hamartoma


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hamartoma

 [ham″ahr-to´mah]
a benign tumorlike nodule composed of an overgrowth of mature cells and tissues normally present in the affected part, but often with one element predominating.

ham·ar·to·ma

(ham'ahr-tō'mă),
A focal malformation that resembles a neoplasm, grossly and even microscopically, but results from faulty development in an organ; composed of an abnormal mixture of tissue elements, or an abnormal proportion of a single element, normally present in that site, which develop and grow at virtually the same rate as normal components, and are not likely to result in compression of adjacent tissue (in contrast to a neoplasm).
[G. hamartion, a bodily defect, + -oma, tumor]

hamartoma

/ham·ar·to·ma/ (ham″ahr-to´mah) a benign tumor-like nodule composed of an overgrowth of mature cells and tissues normally present in the affected part, but with disorganization and often with one element predominating.

hamartoma

(hăm′ăr′tō′mə)
n.
A benign tumor composed of an abnormal mixture of normal tissue elements that develop and grow at the same rate as adjacent tissue, resulting from faulty development in an organ.

ham′ar′tom′a·tous (-tŏm′ə-təs, -tō′mə-təs) adj.

hamartoma

a new tissue growth resembling a tumor. It results from a defective overgrowth in tissue formation.

hamartoma

A tumor-like, non-neoplastic disordered proliferation of mature tissues that are native to a site of origin–eg, exostoses, nevi and soft tissue hamartomas; although most hamartomas are benign, some histologic subtypes–eg, neuromuscular hamartoma, may proliferate aggressively. See Mesenchymal cystic hamartoma, Sclerosing epithelial hamartoma, Sclerosing metanephric hamartoma.

ham·ar·to·ma

(ham'ahr-tō'mă)
A focal malformation that resembles a neoplasm, grossly and even microscopically, but that results from faulty development, with a disproportion or abnormal mixture of tissue elements normally present at the site; develops and grows at virtually the same rate as normal tissue and is not likely to compress or invade adjacent structures (in contrast to a neoplasm).
[G. hamartion, a bodily defect, + -oma, tumor]

hamartoma

A rare BENIGN tumour of mixed normal cells that can affect any organ and that contains tissues normal to the organ. A lung hamartoma containing bronchial lining cells, connective tissue and cartilage, may cause obstruction of a BRONCHUS. As a rule, hamartomas do little harm.

ham·ar·to·ma

(ham'ahr-tō'mă)
A development focal malformation that resembles a neoplasm, grossly and even microscopically.
[G. hamartion, a bodily defect, + -oma, tumor]

hamartoma (ham´ärtō´mə),

n a localized error in the composition of the tissue elements of an organ. May be automatically manifested in three ways, either singly or in combination: abnormal quantity, abnormal structure, or degree of maturation of the tissue components.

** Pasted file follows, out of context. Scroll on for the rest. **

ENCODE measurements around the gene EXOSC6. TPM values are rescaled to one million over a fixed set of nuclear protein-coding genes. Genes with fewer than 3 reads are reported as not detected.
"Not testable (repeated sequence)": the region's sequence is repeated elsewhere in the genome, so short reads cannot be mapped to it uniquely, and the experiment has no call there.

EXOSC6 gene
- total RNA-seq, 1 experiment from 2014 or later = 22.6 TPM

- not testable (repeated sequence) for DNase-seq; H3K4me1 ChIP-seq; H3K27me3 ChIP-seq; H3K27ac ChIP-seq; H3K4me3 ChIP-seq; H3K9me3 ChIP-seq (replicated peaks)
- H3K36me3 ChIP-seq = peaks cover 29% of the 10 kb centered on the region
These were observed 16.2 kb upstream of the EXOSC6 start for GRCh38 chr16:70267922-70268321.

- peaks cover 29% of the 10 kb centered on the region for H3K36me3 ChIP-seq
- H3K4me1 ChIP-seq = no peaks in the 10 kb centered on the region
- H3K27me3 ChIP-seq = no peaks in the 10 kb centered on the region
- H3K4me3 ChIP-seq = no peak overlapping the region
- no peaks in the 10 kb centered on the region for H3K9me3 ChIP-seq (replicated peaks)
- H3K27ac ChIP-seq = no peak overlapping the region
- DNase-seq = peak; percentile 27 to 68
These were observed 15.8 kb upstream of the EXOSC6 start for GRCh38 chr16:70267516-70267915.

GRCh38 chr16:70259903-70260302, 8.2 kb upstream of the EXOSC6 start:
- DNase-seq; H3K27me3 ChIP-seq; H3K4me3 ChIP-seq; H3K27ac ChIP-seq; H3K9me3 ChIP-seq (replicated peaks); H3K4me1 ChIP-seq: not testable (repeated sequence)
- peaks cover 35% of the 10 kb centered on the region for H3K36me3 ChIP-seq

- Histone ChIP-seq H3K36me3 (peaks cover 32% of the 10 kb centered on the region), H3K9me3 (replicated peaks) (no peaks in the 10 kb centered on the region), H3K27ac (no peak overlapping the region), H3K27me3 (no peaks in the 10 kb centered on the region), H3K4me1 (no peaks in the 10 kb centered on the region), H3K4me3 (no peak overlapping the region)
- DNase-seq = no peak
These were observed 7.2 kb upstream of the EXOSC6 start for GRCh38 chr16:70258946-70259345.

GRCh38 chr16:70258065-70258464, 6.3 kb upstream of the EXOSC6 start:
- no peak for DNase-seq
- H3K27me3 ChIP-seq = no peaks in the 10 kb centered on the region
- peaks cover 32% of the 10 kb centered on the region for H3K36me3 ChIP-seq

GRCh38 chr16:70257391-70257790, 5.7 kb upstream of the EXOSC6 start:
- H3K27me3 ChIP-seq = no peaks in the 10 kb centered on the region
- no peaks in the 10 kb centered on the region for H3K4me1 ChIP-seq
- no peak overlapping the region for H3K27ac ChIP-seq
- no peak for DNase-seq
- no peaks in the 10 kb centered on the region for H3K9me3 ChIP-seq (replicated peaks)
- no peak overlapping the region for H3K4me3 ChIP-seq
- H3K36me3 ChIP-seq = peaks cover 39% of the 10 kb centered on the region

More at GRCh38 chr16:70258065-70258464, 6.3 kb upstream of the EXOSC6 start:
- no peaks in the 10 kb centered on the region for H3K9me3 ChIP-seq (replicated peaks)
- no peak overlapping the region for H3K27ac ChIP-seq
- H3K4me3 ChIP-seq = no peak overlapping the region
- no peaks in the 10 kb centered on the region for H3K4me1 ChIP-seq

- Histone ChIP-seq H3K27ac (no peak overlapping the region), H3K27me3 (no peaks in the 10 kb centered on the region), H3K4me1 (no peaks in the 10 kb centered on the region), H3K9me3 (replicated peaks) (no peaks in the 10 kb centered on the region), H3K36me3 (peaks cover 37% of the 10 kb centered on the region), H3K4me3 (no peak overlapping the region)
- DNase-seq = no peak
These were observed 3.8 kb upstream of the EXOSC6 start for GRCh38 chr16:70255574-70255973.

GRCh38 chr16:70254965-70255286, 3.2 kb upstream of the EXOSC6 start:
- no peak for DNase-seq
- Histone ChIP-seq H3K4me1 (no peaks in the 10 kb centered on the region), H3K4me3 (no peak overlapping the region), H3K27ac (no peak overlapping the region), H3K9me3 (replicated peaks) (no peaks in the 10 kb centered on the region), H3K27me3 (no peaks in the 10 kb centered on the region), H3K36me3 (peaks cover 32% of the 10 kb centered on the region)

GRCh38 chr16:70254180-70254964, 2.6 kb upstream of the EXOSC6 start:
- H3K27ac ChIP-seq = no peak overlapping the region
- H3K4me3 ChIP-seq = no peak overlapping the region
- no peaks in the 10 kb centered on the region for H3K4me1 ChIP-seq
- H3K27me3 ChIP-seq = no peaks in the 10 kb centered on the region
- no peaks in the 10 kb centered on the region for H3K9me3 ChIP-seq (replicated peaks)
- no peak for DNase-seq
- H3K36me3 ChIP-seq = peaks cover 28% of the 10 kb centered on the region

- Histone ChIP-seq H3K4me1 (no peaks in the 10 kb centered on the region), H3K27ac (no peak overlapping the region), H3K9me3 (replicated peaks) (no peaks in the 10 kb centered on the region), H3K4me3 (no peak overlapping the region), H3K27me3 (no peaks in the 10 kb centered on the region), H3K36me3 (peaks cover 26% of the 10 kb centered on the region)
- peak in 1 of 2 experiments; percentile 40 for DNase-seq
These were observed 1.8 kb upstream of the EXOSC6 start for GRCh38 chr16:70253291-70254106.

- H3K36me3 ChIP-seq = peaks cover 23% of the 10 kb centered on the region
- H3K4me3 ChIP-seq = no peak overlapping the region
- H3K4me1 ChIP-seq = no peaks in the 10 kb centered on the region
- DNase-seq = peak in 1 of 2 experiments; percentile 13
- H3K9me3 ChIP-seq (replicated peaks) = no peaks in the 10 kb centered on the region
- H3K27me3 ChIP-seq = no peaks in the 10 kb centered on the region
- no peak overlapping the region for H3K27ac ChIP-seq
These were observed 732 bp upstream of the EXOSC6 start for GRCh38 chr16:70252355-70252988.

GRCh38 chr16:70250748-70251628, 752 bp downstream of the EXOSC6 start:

hamartoma

a benign tumor-like nodule composed of an overgrowth of mature cells and tissues normally present in the affected part, but often with one element predominating.

hamartoma adenomatoid
see bronchial hypoplasia.
gingival hamartoma
pink, lobulated, often pedunculated masses on the gums of newborn calves; soon become inflamed and ulcerated resembling chronic granulation tissue.
lymphangiomatous hamartoma
a lymphangioma occurring as a congenital malformation.
vascular hamartoma
tumor mass, usually dermal, consisting of primitive to well formed blood vessels.
References in periodicals archive ?
Liprofibromatous hamartoma of the ulnar nerve of the elbow:brif report.
Chondroid hamartoma histologically consists of islands of cartilage, fat, fibromyxoid stroma, and narrow spaces lined by respiratory epithelium.
MR diagnosis of fibrolipomatous hamartoma of nerve: association with nerve territory oriented macrodactyly [macrodystrophia lipomatosa].
Large mammary hamartoma with focal invasive ductal carcinoma.
The terms nevus or hamartoma were interchangeably employed in the different pathological entities described herein, respecting the terms traditionally found in the veterinary and medical literature.
Large hepatic mesenchymal hamartoma leading to mid-trimester fetal demise.
Since the development of the computerized tomography, hipotalamic hamartoma is considered as one of the the most common cause of precocious puberty, representing the 16% of the subjects in girls and up to 50% in boys.
Shagreen patches are connective tissue hamartomas that resemble rough orange-peel textured skin patches, and are usually found on the lower back.
Most hamartomas can be diagnosed with mammography alone when they present as well-defined, dense masses with a radiopaque pseudocapsule and radiolucent fat halo surrounding them.
Primary Diagnostic Criteria of Tuberous Sclerosis * Cortical tubers * Facial angiofibromas * Retinal hamartomas * Subependymal glial nodules * Ungual fibromas Modified from Gomez[14] and Roach, et al[23,24]
These entities include benign lesions such as sclerotic fibroma, (2) cellular angiofibroma, (3) giant cell angiofibroma, (4) solitary fibrous tumor, (5) medallion-like dendrocyte hamartoma (plaquelike [CD34.
In conclusion if there is splenic vascular proliferation, haemangiomatosis should be taken into consideration as well as lymphangioma, littoral cell angioma, haemangioendothelioma and primary angiosarcoma, peliosis of the spleen and hamartoma.